The Art of SQL Server Database Administration, Development, and Career Skills for the Technically Minded
There are some initiatives on the horizon that even the mustaches upstairs can interpret as creating a future that will require more hands on deck. So I was given some spots to expand the team. With some effort we were able to land a couple great hires without too many months on the prowl – but I did have to go slightly over budget.
With one last position to fill I knew I would need to go in and grovel for a little larger allowance to make up for the previous indulgences. While the big boss said he’d consider approving more money he also said I really needed to start thinking about what would truly be a perfect fit for that last slot.
The concept of a “perfect fit” got me thinking. What would define perfection in the next DBA I hire?
– Brent Ozar’s reputation?
– Jes Borland’s energy?
– Matt Hubble’s sponge-like brain?
– Grant Fritchey’s mad dog stare?
– Paul White’s insatiable curiosity?
– Robert Davis’ wit?
– Adam Machanic’s impact?
– Paul Randal’s resume?
– Phil Factor’s secret identity?
– Thomas LaRock’s discernment?
– Kalen Delaney’s bandwidth of knowledge?
– Jonathan Kehayias’ dedication?
– Aaron Bertrand’s Stack Exch. rep?
– Steve Jones’ taste in shirts?
When the big boss came back with my refined final budget, I knew I’d have to adjust my expectations. At best I’d be able to afford a senior DBA with a criminal record and low self esteem. Maybe I should hire a junior instead? The last junior we had literally turned into one of the best talents I’d ever worked with – see Hubble in list above.
The problem is hiring a junior is hard. I’m taking a risk on trying to build a fresh recruit from scratch after all… so, I have to be really picky.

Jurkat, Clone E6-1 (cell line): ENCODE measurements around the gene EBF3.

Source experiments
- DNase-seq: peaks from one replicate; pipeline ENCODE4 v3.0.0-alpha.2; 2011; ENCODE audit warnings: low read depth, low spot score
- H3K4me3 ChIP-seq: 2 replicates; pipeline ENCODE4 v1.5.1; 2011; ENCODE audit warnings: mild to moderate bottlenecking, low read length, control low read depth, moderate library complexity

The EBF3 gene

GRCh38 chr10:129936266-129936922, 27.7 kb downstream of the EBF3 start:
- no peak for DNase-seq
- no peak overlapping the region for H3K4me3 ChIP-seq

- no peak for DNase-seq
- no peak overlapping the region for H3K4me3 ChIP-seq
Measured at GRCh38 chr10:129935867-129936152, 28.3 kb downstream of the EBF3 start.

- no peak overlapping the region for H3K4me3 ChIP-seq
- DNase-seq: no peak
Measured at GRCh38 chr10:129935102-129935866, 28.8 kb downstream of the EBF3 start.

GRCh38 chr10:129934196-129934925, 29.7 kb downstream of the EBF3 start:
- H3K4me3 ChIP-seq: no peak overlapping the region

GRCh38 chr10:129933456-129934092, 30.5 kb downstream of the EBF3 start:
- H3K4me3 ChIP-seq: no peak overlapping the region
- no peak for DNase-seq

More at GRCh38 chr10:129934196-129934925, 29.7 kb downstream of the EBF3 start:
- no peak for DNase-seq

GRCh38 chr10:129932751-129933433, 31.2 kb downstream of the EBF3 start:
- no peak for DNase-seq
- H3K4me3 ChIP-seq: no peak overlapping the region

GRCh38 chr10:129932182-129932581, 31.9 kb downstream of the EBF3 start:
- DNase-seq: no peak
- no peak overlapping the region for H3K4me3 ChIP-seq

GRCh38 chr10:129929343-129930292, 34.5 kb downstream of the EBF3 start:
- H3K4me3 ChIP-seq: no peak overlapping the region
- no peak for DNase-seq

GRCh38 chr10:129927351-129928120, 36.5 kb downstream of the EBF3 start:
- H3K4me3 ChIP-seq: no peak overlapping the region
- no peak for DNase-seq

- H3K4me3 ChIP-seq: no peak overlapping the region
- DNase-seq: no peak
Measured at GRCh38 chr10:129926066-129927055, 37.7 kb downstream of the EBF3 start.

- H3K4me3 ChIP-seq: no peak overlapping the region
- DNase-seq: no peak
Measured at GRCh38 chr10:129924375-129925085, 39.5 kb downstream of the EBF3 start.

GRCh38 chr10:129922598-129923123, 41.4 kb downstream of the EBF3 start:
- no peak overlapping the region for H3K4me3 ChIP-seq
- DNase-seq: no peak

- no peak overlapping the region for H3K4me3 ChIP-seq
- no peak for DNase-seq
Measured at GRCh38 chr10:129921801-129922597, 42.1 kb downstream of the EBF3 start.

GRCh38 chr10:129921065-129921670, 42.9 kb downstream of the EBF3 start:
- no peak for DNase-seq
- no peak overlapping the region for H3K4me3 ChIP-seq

After I originally started this draft John Sansom wrote an excellent piece that lined up very nicely with a lot of the same concepts in what an entry level applicant should consider. I highly recommend his post as well.
What are my must haves in a potential Junior DBA?
The particular flavor of geekery doesn’t HAVE to be database related, but I want to work with someone geeky. Someone who has taught themselves scripting, or a programming language; fiddled around with robotics. I want a demonstrated curiosity about technology. The more closely it relates to moving or storing data the better; but it must be geeky.
What someone has done as a homework assignment doesn’t count here. What have they done just because it’s interesting?
Have an accomplishment:
Sansom talks about college in his post. I agree whole-heartedly. It is a great demonstrator that an individual can make a multi-year investment of time and money and see it through to the end. I don’t get caught up too much in the actual degree – I just like what it represents. Did they take a military route instead? Great. What about a vocational school? Depends on the vocation but could be just fine. I just need to KNOW that you can take on a large, bigger than you, multi-year project successfully. Your demonstrated geekery will fill in any missing tech gaps.